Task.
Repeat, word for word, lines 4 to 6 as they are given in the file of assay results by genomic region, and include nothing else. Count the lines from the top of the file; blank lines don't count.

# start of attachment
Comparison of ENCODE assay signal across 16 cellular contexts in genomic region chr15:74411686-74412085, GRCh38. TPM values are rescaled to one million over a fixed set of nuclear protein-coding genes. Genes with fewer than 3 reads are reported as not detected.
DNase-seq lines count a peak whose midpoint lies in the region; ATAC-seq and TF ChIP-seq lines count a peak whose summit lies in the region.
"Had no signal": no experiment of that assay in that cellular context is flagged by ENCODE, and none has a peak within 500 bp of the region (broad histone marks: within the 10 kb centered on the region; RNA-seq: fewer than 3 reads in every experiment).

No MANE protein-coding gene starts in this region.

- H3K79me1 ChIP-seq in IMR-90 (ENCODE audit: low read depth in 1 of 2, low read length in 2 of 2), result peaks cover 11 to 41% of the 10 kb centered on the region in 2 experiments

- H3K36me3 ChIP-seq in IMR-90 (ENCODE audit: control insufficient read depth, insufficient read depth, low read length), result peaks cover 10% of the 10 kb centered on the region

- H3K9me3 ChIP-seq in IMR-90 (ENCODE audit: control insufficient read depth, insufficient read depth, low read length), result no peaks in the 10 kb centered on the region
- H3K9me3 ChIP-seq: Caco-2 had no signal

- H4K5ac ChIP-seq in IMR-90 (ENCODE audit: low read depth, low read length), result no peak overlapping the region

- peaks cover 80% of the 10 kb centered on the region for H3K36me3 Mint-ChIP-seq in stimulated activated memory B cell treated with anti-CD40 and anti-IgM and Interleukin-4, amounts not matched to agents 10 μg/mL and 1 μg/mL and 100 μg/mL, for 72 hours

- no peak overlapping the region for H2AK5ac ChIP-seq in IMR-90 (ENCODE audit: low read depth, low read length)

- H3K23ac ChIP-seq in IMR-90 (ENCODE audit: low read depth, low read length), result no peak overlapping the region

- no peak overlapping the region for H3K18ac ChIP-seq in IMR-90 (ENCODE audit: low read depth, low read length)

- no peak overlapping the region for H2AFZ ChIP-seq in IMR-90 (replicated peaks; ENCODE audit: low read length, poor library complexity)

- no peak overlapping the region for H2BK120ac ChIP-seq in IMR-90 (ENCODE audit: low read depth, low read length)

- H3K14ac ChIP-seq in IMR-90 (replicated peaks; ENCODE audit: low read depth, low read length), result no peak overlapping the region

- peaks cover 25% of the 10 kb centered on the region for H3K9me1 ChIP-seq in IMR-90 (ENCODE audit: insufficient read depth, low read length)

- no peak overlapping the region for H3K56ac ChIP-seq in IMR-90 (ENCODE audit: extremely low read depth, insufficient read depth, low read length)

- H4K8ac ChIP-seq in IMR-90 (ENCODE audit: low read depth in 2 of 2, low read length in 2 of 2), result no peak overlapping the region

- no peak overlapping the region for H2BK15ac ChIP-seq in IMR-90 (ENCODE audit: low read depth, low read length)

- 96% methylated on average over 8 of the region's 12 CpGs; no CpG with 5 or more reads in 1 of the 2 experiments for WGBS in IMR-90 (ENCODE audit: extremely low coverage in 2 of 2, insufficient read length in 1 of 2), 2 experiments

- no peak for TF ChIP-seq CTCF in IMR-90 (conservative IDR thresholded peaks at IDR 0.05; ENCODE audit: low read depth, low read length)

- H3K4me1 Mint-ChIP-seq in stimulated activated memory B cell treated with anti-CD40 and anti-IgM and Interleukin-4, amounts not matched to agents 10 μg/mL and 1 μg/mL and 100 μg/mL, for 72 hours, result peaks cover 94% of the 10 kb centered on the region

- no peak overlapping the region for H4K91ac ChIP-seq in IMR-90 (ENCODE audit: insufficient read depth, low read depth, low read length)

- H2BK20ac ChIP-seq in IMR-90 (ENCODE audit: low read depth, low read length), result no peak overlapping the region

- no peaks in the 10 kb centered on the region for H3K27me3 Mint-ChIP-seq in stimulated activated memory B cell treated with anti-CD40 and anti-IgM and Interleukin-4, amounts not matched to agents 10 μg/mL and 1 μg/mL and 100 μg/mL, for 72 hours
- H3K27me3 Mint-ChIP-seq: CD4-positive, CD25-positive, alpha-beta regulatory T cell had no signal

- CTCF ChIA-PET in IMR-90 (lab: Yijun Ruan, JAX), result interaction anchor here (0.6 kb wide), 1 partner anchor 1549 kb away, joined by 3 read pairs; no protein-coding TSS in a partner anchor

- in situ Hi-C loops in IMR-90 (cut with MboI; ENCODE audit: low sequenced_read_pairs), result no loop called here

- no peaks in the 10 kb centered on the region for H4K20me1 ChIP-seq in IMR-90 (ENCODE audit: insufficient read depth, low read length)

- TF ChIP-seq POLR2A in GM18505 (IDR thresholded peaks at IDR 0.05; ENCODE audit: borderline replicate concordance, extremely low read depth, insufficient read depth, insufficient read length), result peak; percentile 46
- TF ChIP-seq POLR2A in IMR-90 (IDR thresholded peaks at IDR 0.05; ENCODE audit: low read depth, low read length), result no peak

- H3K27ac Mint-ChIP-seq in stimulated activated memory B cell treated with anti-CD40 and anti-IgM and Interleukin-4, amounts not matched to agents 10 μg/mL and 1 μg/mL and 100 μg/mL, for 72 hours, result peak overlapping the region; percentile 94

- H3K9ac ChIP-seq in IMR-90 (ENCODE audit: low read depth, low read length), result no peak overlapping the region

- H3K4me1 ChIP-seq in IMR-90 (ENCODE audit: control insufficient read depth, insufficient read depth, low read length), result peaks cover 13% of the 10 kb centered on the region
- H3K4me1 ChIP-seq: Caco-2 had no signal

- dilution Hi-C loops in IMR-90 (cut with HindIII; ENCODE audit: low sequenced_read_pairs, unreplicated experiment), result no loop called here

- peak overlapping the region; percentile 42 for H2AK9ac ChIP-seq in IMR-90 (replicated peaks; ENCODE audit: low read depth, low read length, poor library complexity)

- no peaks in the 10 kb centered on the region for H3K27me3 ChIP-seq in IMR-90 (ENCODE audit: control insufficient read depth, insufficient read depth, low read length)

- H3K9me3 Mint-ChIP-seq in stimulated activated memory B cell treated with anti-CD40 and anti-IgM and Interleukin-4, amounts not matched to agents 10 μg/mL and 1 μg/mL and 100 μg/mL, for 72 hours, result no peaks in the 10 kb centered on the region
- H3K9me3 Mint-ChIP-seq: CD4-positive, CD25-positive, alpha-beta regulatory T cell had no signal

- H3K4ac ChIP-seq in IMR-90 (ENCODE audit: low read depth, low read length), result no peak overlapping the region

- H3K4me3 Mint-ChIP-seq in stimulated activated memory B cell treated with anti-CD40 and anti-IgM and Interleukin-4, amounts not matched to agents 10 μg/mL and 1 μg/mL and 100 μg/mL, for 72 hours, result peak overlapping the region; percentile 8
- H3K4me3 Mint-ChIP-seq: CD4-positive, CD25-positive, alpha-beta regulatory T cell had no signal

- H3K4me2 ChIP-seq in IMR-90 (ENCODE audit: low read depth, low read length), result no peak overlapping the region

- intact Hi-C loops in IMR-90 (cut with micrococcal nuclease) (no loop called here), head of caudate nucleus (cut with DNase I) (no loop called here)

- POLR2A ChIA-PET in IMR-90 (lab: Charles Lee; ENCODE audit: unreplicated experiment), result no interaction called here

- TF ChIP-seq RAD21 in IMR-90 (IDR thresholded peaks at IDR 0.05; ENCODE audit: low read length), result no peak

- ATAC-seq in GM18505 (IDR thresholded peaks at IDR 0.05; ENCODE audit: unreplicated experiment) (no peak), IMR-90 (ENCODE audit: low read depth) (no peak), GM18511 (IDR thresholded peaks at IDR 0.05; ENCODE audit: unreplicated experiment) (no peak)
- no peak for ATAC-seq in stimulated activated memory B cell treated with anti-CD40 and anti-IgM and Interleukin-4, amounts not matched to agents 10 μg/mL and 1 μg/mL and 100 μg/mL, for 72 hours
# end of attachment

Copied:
No MANE protein-coding gene starts in this region.

- H3K79me1 ChIP-seq in IMR-90 (ENCODE audit: low read depth in 1 of 2, low read length in 2 of 2), result peaks cover 11 to 41% of the 10 kb centered on the region in 2 experiments

- H3K36me3 ChIP-seq in IMR-90 (ENCODE audit: control insufficient read depth, insufficient read depth, low read length), result peaks cover 10% of the 10 kb centered on the region